Dried Orange Peel

In many of my recipes, you will see one of the ingredients called for is dried orange peel.  Please don’t spend a lot of time looking to find this in a spice store.  Dried orange peel is a homemade ingredient, and one that is very handy to keep around.

I first started drying orange peel when I was the chef at Campagne Restaurant because I noticed it was called for in many Provencal recipes.  With a bit of research, I found that many home cooks in Provence constantly have a string of orange peel hanging in a south facing window along with summer herbs being dried for the winter.  The uses for dried orange peel are many, but the classic use in a Daube, the slow simmered beef and red wine stew of Provence.  It can also be used in creamy sweet dishes, such as creme anglais, ice cream or creme caramel, where it is typically added to the milk or cream when it is boiled.  In savory dishes, it adds a subtle complexity, especially when paired with a filet of anchovy and walnuts.  In sweet dishes, it adds a light orange flavor without the acidity of fresh zest or juice.

Since removing the peel doesn’t prevent the use of the meat of the orange, I try to make it a habit to make dried peel from every orange I have at home.  Plus I think I like saving this peel because it gratifies my image of myself as a thrifty French cook who hates throwing out anything that can be used to improve my cooking.

Any orange can be used for dried peel, but I prefer organic oranges, as drying the peel tends to concentrate pesticides, etc on the exterior of the orange.  In French Catalonia, the peel of bitter Sevilla oranges is used.  Select oranges that have not been waxed or, of using waxed oranges, scrub under warm water to remove the wax.


Dried Orange peel


  • Organic unwaxed oranges


In France, I have seen drying orange peel that has been removed in one long spiral,then suspend on cotton thread to dry. This method is easier, if not as picturesque.


​1) Wash the oranges. Using a very sharp paring knife, remove the zest including only a little of the white pith as possible. I find that using a knife includes the right amount, whereas using a peeler includes almost no pith.

2) Spread the peels on a sheet pan that has been lined with parchment paper.  Leave to dry in a cool, well ventilated space until completely dry and brittle.

3) Store in an airtight jar. Note that if the peel is not completely dry, it may mildew.


12 thoughts on “Dried Orange Peel”

  1. Shari Underwood

    I bought some dried orange peel last week, now I was wondering how to use it. Through a Google search I found your site. I am part of a cooking show “Man in the Kitchen” with Jeff Baker, we will be in Seattle in August and will try and visit you restaurant. Interesting site you have!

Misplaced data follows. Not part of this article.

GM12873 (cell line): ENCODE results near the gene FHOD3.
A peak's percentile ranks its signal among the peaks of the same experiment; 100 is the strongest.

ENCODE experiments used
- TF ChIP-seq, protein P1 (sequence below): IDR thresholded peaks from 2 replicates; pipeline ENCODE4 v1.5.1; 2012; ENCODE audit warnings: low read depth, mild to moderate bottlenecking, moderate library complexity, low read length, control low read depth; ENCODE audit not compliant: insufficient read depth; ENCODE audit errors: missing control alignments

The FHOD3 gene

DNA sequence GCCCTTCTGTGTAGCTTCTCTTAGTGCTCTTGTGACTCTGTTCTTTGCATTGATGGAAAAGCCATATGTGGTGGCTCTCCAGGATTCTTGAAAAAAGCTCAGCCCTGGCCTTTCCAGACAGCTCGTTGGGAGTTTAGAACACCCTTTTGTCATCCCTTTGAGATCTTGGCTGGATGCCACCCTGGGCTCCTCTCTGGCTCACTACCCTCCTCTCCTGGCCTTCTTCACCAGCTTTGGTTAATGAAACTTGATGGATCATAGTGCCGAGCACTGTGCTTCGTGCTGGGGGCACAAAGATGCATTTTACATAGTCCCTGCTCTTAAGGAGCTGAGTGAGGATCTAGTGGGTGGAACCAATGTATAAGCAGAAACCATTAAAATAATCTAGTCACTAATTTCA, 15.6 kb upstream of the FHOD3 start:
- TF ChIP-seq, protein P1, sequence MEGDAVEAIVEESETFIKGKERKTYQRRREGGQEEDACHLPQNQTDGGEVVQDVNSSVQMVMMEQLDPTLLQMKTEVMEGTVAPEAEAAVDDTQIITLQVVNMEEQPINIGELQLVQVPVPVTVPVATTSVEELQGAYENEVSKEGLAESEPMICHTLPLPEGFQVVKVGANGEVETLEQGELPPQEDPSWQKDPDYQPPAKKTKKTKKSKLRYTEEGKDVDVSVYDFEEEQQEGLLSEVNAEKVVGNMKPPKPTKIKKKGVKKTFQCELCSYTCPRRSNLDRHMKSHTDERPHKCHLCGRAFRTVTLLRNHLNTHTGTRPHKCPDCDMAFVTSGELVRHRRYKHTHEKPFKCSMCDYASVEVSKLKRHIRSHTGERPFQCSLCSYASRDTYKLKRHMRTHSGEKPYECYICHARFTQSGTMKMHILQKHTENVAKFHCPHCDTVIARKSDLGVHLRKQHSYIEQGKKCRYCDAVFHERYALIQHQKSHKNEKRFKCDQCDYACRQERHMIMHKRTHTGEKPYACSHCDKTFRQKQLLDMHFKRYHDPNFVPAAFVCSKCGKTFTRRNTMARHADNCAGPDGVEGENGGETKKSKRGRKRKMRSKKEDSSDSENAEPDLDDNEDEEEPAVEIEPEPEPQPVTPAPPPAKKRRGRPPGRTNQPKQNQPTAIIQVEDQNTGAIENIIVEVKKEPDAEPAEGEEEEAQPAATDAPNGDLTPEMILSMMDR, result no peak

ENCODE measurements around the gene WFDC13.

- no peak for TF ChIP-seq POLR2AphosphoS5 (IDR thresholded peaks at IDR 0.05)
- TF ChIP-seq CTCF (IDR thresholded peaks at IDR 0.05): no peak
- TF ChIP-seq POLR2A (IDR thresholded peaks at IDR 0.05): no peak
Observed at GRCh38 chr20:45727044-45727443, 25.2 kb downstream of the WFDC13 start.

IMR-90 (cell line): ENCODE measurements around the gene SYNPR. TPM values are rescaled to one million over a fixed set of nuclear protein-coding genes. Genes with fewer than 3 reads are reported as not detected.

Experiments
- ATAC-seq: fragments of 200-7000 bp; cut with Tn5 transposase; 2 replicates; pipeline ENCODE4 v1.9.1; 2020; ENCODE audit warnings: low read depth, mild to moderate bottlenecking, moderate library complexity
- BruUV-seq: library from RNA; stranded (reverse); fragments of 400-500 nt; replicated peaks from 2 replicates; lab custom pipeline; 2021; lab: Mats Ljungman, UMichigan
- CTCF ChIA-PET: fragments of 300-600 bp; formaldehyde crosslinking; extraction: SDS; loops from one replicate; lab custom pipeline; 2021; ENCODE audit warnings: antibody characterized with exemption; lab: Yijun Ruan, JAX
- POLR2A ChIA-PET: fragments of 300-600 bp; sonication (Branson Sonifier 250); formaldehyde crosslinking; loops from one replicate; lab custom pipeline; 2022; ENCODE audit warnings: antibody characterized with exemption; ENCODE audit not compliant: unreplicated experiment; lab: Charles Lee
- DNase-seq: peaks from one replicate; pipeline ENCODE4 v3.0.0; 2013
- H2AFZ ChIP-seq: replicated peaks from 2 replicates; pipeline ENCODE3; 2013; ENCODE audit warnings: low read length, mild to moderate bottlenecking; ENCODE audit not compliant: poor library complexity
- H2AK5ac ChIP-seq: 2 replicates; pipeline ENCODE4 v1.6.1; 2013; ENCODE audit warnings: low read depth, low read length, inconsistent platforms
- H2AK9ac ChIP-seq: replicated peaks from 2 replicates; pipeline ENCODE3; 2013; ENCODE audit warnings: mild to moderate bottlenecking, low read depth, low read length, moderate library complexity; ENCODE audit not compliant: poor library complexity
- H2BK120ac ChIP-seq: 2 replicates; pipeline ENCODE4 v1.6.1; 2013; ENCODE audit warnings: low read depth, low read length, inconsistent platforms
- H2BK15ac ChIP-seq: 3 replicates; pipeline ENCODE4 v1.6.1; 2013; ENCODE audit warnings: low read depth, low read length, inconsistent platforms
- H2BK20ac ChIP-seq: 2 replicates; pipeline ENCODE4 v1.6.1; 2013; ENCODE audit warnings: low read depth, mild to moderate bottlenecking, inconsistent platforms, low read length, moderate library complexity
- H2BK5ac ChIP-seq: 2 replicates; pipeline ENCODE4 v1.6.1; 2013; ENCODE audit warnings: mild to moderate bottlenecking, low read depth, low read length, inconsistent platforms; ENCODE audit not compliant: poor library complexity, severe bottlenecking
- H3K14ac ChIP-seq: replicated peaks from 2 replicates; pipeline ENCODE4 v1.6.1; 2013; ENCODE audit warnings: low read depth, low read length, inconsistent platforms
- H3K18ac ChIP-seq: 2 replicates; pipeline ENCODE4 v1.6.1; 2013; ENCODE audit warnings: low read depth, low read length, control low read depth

1. I just stumbled upon this site, but I think what Maddy is saying perhaps is “not many sunny windows” in her neck of the woods; Maddy, try placing your peels in a 200º oven for a few hours (or however long as necessary) to dry out… :^/

  2. Orange peels are also fantastic in a cup of tea. I usually use fresh peels but I suspect that dried ones would work as well. This is something I’ve done for as long as I can remember because I love the taste, but I’ve recently been informed that tea made from orange peels apparently has some wonderful health benefits as well.

  3. I came across a recipe requiring “Orange Peel Spice”. I’m presuming this would be ground dried orange peel mixed with possibly cinnamon and sugar. I’m also presuming the dried orange peel was ground in a similar way to using a coffee grinder. Could you please help me out in how to accomplish this with your suggestion.

    1. I use dried orange peel to add flavor and complexity to dishes that are cooked in liquid. I don’t grind my dried orange peel, but instead remove it when the dish is completed. So, for example, you could put it in a slow simmered stew, or scald it with the milk when you are making creme anglais. In both cases, the peel is removed and discarded after the cooking is complete. This use of dried orange peel is very common in the cooking of southern France.

  4. Thanks Jim for getting back to me, now I can go ahead and make a few dishes and cakes. Another thing just came to mind, I’d like to try making “Orange Scones” and seeing that I’ve sliced my orange peel extremely fine before drying I’m going to try grinding it to a powder and add a pinch or two just for a little flavour and maybe top them with some sliced almonds. What do you think of this idea?

    1. I think that dried peel works best in applications where it is going to simmer or steep in liquid, like stews, teas, soups etc. I am guessing that the powdered peel will not impart as much flavor to scones since it doesnt steep, but it is worth a try, right?

    1. It can store almost indefinitely but after about 6 months, the flavor begins to fade. I dry a big bunch of peel every 3-4 months.

Leave a Comment

Your email address will not be published. Required fields are marked *

Scroll to Top